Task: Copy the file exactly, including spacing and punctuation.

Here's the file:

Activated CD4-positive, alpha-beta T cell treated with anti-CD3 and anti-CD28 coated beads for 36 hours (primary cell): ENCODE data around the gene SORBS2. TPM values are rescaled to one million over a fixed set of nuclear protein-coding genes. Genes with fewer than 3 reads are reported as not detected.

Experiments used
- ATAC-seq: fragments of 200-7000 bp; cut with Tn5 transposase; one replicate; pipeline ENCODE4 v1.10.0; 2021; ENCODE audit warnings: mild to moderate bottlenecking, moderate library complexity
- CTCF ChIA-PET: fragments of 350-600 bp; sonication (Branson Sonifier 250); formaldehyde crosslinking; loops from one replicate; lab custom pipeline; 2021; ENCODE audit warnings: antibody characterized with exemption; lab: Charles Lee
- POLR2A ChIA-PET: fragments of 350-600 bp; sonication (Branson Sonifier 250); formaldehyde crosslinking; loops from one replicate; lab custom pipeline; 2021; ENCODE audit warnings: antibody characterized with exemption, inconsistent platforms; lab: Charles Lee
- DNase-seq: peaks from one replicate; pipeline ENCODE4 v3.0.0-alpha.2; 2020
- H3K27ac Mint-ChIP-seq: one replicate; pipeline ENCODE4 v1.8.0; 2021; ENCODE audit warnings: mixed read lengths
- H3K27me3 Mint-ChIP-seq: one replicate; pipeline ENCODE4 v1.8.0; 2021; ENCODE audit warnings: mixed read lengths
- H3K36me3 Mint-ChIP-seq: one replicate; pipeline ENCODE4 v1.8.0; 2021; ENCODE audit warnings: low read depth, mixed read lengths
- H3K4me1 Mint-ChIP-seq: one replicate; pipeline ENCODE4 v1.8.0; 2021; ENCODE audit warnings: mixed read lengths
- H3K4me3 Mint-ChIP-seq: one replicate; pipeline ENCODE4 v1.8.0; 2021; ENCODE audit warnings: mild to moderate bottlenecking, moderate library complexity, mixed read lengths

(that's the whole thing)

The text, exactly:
Activated CD4-positive, alpha-beta T cell treated with anti-CD3 and anti-CD28 coated beads for 36 hours (primary cell): ENCODE data around the gene SORBS2. TPM values are rescaled to one million over a fixed set of nuclear protein-coding genes. Genes with fewer than 3 reads are reported as not detected.

Experiments used
- ATAC-seq: fragments of 200-7000 bp; cut with Tn5 transposase; one replicate; pipeline ENCODE4 v1.10.0; 2021; ENCODE audit warnings: mild to moderate bottlenecking, moderate library complexity
- CTCF ChIA-PET: fragments of 350-600 bp; sonication (Branson Sonifier 250); formaldehyde crosslinking; loops from one replicate; lab custom pipeline; 2021; ENCODE audit warnings: antibody characterized with exemption; lab: Charles Lee
- POLR2A ChIA-PET: fragments of 350-600 bp; sonication (Branson Sonifier 250); formaldehyde crosslinking; loops from one replicate; lab custom pipeline; 2021; ENCODE audit warnings: antibody characterized with exemption, inconsistent platforms; lab: Charles Lee
- DNase-seq: peaks from one replicate; pipeline ENCODE4 v3.0.0-alpha.2; 2020
- H3K27ac Mint-ChIP-seq: one replicate; pipeline ENCODE4 v1.8.0; 2021; ENCODE audit warnings: mixed read lengths
- H3K27me3 Mint-ChIP-seq: one replicate; pipeline ENCODE4 v1.8.0; 2021; ENCODE audit warnings: mixed read lengths
- H3K36me3 Mint-ChIP-seq: one replicate; pipeline ENCODE4 v1.8.0; 2021; ENCODE audit warnings: low read depth, mixed read lengths
- H3K4me1 Mint-ChIP-seq: one replicate; pipeline ENCODE4 v1.8.0; 2021; ENCODE audit warnings: mixed read lengths
- H3K4me3 Mint-ChIP-seq: one replicate; pipeline ENCODE4 v1.8.0; 2021; ENCODE audit warnings: mild to moderate bottlenecking, moderate library complexity, mixed read lengths